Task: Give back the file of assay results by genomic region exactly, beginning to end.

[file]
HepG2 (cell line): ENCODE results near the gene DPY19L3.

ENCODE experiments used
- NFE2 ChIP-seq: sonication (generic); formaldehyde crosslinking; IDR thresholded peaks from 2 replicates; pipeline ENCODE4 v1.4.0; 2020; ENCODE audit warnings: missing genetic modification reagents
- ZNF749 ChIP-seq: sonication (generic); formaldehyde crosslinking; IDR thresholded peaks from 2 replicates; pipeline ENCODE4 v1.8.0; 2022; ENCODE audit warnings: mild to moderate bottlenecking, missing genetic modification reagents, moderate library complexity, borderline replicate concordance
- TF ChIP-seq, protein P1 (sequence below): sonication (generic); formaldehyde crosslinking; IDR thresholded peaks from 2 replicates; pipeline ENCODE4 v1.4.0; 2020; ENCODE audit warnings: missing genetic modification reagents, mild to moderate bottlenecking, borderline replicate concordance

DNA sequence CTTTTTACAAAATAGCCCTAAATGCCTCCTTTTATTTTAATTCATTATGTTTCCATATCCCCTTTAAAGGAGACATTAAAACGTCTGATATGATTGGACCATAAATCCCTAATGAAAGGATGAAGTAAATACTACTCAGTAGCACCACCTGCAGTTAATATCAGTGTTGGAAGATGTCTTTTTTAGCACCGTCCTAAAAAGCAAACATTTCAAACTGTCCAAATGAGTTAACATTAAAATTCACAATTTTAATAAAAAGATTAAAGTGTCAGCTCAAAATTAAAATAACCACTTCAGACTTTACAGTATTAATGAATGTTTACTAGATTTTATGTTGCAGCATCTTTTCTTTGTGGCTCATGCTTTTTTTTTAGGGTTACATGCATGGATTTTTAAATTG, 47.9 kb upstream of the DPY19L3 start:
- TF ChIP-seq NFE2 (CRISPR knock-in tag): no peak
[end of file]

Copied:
HepG2 (cell line): ENCODE results near the gene DPY19L3.

ENCODE experiments used
- NFE2 ChIP-seq: sonication (generic); formaldehyde crosslinking; IDR thresholded peaks from 2 replicates; pipeline ENCODE4 v1.4.0; 2020; ENCODE audit warnings: missing genetic modification reagents
- ZNF749 ChIP-seq: sonication (generic); formaldehyde crosslinking; IDR thresholded peaks from 2 replicates; pipeline ENCODE4 v1.8.0; 2022; ENCODE audit warnings: mild to moderate bottlenecking, missing genetic modification reagents, moderate library complexity, borderline replicate concordance
- TF ChIP-seq, protein P1 (sequence below): sonication (generic); formaldehyde crosslinking; IDR thresholded peaks from 2 replicates; pipeline ENCODE4 v1.4.0; 2020; ENCODE audit warnings: missing genetic modification reagents, mild to moderate bottlenecking, borderline replicate concordance

DNA sequence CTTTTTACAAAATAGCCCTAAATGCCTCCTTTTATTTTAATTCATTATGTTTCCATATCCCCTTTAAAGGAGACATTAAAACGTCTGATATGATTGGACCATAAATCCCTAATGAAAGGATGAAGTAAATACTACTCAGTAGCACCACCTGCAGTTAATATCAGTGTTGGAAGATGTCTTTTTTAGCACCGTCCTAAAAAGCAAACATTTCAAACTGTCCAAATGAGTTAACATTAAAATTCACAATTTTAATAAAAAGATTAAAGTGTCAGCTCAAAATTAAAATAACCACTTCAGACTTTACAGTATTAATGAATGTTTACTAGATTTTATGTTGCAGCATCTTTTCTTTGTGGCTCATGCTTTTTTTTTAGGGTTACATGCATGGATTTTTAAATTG, 47.9 kb upstream of the DPY19L3 start:
- TF ChIP-seq NFE2 (CRISPR knock-in tag): no peak